If the code motion candidate, INST, is an excepting instruction a process 400, shown in
Next, INST 402 is converted to a control speculative instruction 410 (block 412). There are several different ways to implement the conversion of an instruction into a control speculative version of the instruction. One method to implement the conversion is by using a lookup table to store the control speculative instruction. In an exemplary embodiment, when a “Id” instruction needs to be converted, the process 400 may access the lookup table and determine the appropriate control speculative instruction is “Id.s”.
Next, a check instruction 414 (e.g. chk.s) is inserted at INST 402's original location 404, in the program execution path (block 416), and a recovery block 502 is generated (see
After the excepting instruction, INST 402, has been re-ordered, and the appropriate recovery block 502 has been generated, the process 400 exits and returns to the process 300. The process 300 then continues to determine if any code motion candidates still remain (block 302).
If INST is not an excepting instruction, the process 300 determines if INST will be moved upward across a check instruction (e.g., check instruction 414), such that INST is executed before the check instruction 414 (block 310). If INST will be moved upward across the check instruction 412, then a process 600 begins, (see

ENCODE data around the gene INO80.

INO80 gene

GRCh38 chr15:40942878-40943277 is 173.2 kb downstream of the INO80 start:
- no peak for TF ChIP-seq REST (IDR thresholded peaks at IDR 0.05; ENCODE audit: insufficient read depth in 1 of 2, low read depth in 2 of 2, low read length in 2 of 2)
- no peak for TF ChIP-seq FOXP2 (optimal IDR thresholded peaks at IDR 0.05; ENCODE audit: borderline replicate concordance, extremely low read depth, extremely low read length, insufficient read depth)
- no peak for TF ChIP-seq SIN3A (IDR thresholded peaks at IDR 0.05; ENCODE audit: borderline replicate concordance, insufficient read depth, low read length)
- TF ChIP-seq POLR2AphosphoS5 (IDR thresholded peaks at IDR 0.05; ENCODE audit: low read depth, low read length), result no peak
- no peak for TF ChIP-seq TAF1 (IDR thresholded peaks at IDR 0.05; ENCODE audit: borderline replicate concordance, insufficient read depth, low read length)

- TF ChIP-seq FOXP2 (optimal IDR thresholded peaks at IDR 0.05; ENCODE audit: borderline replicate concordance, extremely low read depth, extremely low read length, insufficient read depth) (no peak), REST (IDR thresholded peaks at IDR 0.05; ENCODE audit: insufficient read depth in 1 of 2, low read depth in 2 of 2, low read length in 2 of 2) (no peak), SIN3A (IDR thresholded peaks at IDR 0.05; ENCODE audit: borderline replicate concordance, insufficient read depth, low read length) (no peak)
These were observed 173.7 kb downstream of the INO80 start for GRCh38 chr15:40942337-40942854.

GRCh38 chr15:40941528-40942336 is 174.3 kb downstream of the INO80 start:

Next, process 600 finds the instruction, “PREV INST” (e.g., instruction 608) (block 610). PREV INST 608 is an instruction which computes the previous value of the target register of INST 604 (i.e., the register which stores the result of INST 604). In an exemplary embodiment, the process 600 uses a cache structure to find PREV INST 604. The cache structure may store the most recent instruction to modify each register and the address of each of the instructions within the original program. When INST 604 is reordered across the check instruction 414, the control speculation module 206 may inspect the cache structure and attempt to find the most recent instruction that modifies INST 604's target register (e.g., PREV INST 608). Another method to find PREV INST 604, is to use software to traverse the program instructions 210 and find the instruction which most recently modified the target register of INST 604.
The process 600 then determines if PREV INST's source operands 612 (i.e., the registers or values PREV INST 608 uses for its operation) are available at the check instruction 414 (block 614). A cache structure similar to the one described above for finding PREV INST 608 can be used to determine if source operands are available. In an exemplary embodiment, in